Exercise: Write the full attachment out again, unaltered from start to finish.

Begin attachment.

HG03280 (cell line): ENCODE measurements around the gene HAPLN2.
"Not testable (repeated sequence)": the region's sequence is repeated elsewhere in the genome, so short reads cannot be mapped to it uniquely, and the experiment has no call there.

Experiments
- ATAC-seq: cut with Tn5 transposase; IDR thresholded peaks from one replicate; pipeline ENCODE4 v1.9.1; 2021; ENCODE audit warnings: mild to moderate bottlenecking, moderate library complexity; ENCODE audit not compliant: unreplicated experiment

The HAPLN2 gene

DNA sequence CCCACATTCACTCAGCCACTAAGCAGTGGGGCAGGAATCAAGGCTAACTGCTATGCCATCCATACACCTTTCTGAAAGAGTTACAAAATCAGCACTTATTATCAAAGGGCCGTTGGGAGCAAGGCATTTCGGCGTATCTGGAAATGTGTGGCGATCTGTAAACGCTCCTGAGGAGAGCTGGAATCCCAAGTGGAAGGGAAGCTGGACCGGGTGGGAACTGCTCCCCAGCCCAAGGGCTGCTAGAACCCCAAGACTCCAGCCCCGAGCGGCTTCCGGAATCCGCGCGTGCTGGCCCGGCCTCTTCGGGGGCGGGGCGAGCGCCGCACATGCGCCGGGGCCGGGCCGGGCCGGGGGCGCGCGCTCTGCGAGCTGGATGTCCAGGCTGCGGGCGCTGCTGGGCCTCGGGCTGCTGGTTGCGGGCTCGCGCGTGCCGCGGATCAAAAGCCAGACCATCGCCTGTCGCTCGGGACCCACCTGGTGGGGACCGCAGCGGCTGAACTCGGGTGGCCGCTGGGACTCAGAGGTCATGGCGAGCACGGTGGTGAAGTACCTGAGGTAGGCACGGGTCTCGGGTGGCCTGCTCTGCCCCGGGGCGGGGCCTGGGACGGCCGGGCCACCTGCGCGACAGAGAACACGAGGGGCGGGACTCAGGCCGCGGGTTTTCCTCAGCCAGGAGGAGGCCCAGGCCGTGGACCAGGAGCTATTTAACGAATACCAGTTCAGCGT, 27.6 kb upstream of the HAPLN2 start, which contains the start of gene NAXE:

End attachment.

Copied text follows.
HG03280 (cell line): ENCODE measurements around the gene HAPLN2.
"Not testable (repeated sequence)": the region's sequence is repeated elsewhere in the genome, so short reads cannot be mapped to it uniquely, and the experiment has no call there.

Experiments
- ATAC-seq: cut with Tn5 transposase; IDR thresholded peaks from one replicate; pipeline ENCODE4 v1.9.1; 2021; ENCODE audit warnings: mild to moderate bottlenecking, moderate library complexity; ENCODE audit not compliant: unreplicated experiment

The HAPLN2 gene

DNA sequence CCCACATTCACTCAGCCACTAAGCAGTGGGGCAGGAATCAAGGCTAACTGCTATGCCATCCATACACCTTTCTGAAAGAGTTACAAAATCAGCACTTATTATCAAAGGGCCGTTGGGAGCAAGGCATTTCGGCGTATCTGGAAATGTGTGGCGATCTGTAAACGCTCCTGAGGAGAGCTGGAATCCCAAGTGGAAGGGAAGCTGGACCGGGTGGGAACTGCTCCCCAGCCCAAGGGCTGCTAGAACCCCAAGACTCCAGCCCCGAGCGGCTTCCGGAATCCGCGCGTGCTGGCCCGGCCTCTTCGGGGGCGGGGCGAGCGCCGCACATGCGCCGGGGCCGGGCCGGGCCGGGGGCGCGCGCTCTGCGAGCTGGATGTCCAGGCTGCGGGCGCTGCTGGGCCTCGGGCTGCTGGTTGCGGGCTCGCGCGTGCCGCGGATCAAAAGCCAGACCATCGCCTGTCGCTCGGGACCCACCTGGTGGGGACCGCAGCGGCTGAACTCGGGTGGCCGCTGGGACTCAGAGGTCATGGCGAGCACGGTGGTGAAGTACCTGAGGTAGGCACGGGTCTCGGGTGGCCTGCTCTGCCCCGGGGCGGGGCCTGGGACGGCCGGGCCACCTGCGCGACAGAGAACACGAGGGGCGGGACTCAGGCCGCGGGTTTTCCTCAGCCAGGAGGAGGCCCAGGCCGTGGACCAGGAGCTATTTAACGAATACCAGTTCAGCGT, 27.6 kb upstream of the HAPLN2 start, which contains the start of gene NAXE: